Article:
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The unyielding will to overpower
On January 14, 2010, in Qualities of a leader, by Neculai Fantanaru

Whenever you lower your standards, you will become vulnerable, and whenever you will find another better than you, with a stronger will, you will lose.

The one who has a great purpose and has the courage to launch out into the foamy waves and uncertain of hardships and life-tests, the one who, inspired by a high-aimed dream, bars all his ways to retreat and pitches, to the utmost of his power, into the unknown and unforeseeable, the one who, reasoned by the taste of victory, is well-grounded to take the bull by the horns and fight to the last breath that one will succeed with all his attempts. What defines a successful leader is that he always succeeds, with much proficiency and implacability, to surmount all perils, challenges and sorrows.

Through time, only a handful of people succeeded in distinguishing themselves among others, accomplishing what seemed impossible to realize. Fernando Magellan proved, for all generations to come that an idea, if carried on the wings of genius, is revealed to be, eventually, stronger than each and every element of nature. Genghis Khan proved that a simple shepherd who doesn't know how to write and read can outbalance in military skills the armies of the greatest kingdoms and that, at the same time, he is able to initiate a body of laws for fifty nations. Asoka, the first great ruler of India, proved that men can gain far more mealy-mouthed than giving orders. And Napoleon Bonaparte enforced the idea that, the one who establishes high goals for himself and is led by noble ideals can overcome his humble condition. And the examples may continue.

People with a will and an extraordinary toughness are able to transform into reality what for many is just an illusion. Their actions often surpass all the expectations. More than likely, their most important quality which they manifest in any circumstances and at any time is the firm will to defeat in the face of any challenges to overcome any hindrance and to triumph. Full of energy, fearless and led by an iron will, they manage to cover the ground from failure to success.

You must have an amazing perseverance and a fearless willingness in order to rush, as Magellan did, into an expedition in which the chances of success are very small. You got to have an astounding courage, when you rush into war and you play first fiddle, like Napoleon Bonaparte or Genghis Khan. The journey towards the achievement of the “impossible” is, indeed, very hard and spiny. It is crowded, at every step, with challenges and dangers, full of hard luck, flat denials, delay, heavy croppers and failure. That's why only few people rush into walking that road. Only the truly brave, with a strong will to achieve their goals, will be able to "mark".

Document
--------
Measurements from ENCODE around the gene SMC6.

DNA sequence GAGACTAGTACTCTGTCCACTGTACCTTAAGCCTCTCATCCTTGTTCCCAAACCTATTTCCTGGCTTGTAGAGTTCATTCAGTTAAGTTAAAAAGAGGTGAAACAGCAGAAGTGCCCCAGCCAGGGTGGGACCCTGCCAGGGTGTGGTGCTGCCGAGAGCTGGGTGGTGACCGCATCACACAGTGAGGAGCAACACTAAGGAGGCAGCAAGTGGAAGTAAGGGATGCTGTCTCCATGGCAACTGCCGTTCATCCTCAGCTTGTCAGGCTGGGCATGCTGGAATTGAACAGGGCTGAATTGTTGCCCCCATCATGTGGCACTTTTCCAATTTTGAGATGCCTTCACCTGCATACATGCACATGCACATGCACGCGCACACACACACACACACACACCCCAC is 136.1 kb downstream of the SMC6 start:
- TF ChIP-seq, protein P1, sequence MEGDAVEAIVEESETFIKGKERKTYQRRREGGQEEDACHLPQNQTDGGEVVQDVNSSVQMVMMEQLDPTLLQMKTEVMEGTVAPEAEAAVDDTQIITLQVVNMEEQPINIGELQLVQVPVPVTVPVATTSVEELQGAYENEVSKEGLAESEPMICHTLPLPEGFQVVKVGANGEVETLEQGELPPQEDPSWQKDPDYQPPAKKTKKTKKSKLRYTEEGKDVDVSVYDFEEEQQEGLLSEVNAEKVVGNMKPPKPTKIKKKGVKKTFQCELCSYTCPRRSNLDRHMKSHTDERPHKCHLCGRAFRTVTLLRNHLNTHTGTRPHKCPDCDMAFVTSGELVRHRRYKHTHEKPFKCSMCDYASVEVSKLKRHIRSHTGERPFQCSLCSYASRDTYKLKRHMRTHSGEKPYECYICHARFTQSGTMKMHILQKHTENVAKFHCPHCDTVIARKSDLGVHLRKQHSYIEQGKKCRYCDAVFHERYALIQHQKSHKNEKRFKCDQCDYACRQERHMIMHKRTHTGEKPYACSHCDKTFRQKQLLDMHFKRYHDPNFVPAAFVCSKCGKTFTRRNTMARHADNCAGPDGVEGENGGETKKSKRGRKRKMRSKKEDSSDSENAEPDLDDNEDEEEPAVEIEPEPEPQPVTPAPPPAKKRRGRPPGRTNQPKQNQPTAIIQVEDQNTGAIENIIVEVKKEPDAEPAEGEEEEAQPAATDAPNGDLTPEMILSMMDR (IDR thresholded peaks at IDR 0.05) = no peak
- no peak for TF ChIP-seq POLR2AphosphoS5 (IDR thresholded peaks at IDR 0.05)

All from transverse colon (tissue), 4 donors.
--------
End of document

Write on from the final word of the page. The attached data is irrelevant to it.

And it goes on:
Under the shield or on it

The path to glory lies only before those who are convinced that they can achieve what no one else can, who have the courage to start on a journey where the fair chance of success is minimum. Those slightly ambitions or shuffling, who are afraid to jump into the unknown and to assume risks, shall not struggle along such a journey, full of dangers and sore trials, where there's either no return journey, or there is only one, that's very hard to find. The great aims can be attained only by those having a brave will for achieving the victory, by those energetic, courageous, unyielding and tenacious.

A whole army driven by one will, that of their leader, can accomplish the impossible. Revealing a firm will, volition in his actions and courage without limits, Hannibal scored crushing victories against the Roman armies. He always respected the oath he made to his father when he was nine: “I swear that I'll hate the Romans as long as I live”.

He knew, better than anyone, that lack of will is the biggest drawback for a true warrior. Only a tenacious leader, who knows no fear of anyone or anything and who possesses a strong patience, is able to encourage and embolden his warriors and win consecutive victories. Hannibal, a stupendous warrior, victorious in all his duels, used to initiate every attack. He used to always be the first of the equestrians and foot soldiers. He initiated the battle and returned last from the battlefield. No wonder that all Carthaginians worshiped him and his army's fame has spread worldwide.

A man with a strong will can only be defeated by another one with an even stronger will. Hannibal was a feared conqueror. He frightened Rome, which, for many years, was in a permanent state of shock. But, eventually, he was defeated by Scipio “the African” who had the strength to stand up against him and to fiercely oppose him. Just as Hannibal's only aim was to kneel down Rome, Scipio's only purpose was to defeat Hannibal. And, ever yet, when two great wills meet, just one gets to be the winner: the most unyielding and fearless, the most powerful one.

The unyielding will to overpower involves the desire to achieve your goals, by contemplating various strategies and very well-regulated plans. But, in the same time, to achieve your goals, you need stamina, audacity and, especially, a will of iron. Whenever you lower your standards, you become vulnerable, and whenever you will find another one better than you, with a stronger will, you will lose.

 

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